Landscaping Question

GGardner

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I put landscape fabric down and covered it with an obscene amount of mulch. It looked great for a season or two. But the weeds eventually came back with a vengeance (presumably over the fabric). But then again, I'm a complete amateur.
 

Masmus

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Are you? If you have serious gopher problems, particularly if you're backed onto undeveloped land (not that it's likely that your neighbors will be doing anything about them anyway) that's not that farfetched. Better to use porous pavers, though.
I used to do some professional gardening; I remember one job where the client said that there was a beautiful garden in back when she bought the house, which she then covered with concrete. Got tired of that and built a fence to fence deck over the concrete. Got tired of that- hired me to build a bunch of planter boxes so she could garden on top of the deck. Lord knows what she ended up putting over that- an aviary, perhaps
The best answer to gophers I have ever used is breaking up dry ice and putting it down all the holes. Cover them over and see if any survive. I’ve never had to repeat. Keep the windows down in your car when you bring it home!

I’ve seen old time Gardners here use newspaper and even cardboard. I would use anything other than plastic including nothing at all.

Putting decking over concrete over soil and then planters to have soil to plant in is hysterical.
 

oldunc

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The best answer to gophers I have ever used is breaking up dry ice and putting it down all the holes. Cover them over and see if any survive. I’ve never had to repeat. Keep the windows down in your car when you bring it home!

I’ve seen old time Gardners here use newspaper and even cardboard. I would use anything other than plastic including nothing at all.

Putting decking over concrete over soil and then planters to have soil to plant in is hysterical.
Cardboard is excellent for new plantings- it lasts long enough to eliminate most of the existing weeds, rots away after a year or so when it's no longer needed. Ruth Stout, in her "Gardening Without Work", advocated heavy hay mulches for most plants, used newspaper (many layers) for lower growing plants. I frequently use newspaper to cover drainage holes in pots, particularly nursery types with several drainage holes; once again it rots away when no longer needed.
CO2 is an interesting approach to gophers- I can't say I've had much luck with putting stuff (including a lot of smoke bombs) down gopher holes; at most they generally plug up the section of tunnel and dig a new one, but perhaps they wouldn't detect the CO2 in time. I do back oonto an open space, and I've found that if a gopher does die, if you don't destroy the tunnel system (difficult to do in a way that it's not easily rebuilt) a new gopher soon takes over the tunnels.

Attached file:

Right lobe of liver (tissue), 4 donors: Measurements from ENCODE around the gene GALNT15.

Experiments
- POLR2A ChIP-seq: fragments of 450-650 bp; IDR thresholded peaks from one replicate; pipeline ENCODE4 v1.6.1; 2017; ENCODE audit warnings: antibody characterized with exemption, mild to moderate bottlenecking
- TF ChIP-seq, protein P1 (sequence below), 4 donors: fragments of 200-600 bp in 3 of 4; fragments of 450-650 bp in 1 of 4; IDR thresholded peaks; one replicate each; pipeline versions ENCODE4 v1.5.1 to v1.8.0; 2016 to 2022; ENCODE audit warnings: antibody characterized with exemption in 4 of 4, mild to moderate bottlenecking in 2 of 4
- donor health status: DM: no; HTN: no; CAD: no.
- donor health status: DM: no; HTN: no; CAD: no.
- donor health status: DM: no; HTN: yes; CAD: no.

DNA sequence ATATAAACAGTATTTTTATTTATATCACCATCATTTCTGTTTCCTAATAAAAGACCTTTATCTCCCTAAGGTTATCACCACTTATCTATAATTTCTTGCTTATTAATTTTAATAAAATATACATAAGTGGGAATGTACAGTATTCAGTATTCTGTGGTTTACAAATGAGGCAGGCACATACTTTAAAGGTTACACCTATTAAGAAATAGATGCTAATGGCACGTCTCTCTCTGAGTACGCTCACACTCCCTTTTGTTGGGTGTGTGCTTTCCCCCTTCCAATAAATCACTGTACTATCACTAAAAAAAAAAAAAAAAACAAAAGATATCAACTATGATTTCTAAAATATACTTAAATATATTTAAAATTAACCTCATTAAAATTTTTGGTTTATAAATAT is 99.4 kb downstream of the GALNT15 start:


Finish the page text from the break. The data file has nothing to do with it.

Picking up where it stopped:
ale.istotle

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What plastic is good for is when you are trying to kill everything in a bed or a patch of lawn so you can start over. Black plastic in the sun will heat the soil a bit so you can start without the weeds.
 

boris bubbanov

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Unless I was trying to sequester Hazardous Waste or something, I would never use sheet plastic. All the worst looking, failed landscape projects I see involved sheet plastic. I guess if you wanted to kill all the young plants, you could lay out a sheet of plastic on a sunny day and kill everything underneath in short order, but then what will you use this plastic for afterwards?
 

1955

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We’ve used landscape fabric, sometimes with preen, mostly in mulch beds at public gathering spaces. Also works inside playground borders, under decks if you want to lay down pea gravel, etc.

We’ve redone and dealt with other’s previous attempts with plastic, and it is somewhat of a nuisance.

In common areas, debris is handled in a variety of ways. Some communities use PTO turbine blowers, or a Billygoat to get surface debris off the top of the beds. What happens, even with a team on backpack blowers, is someone will accidentally point the blower downward too much and the mulch will blow off the plastic and cause a ripple effect over time, especially if the beds aren’t remulched or fluffed up often. It creates an unsightly and cascading problem. A lot of beds are too shallow, and communities are often cheap with the grade of mulch they buy, so it degrades quickly.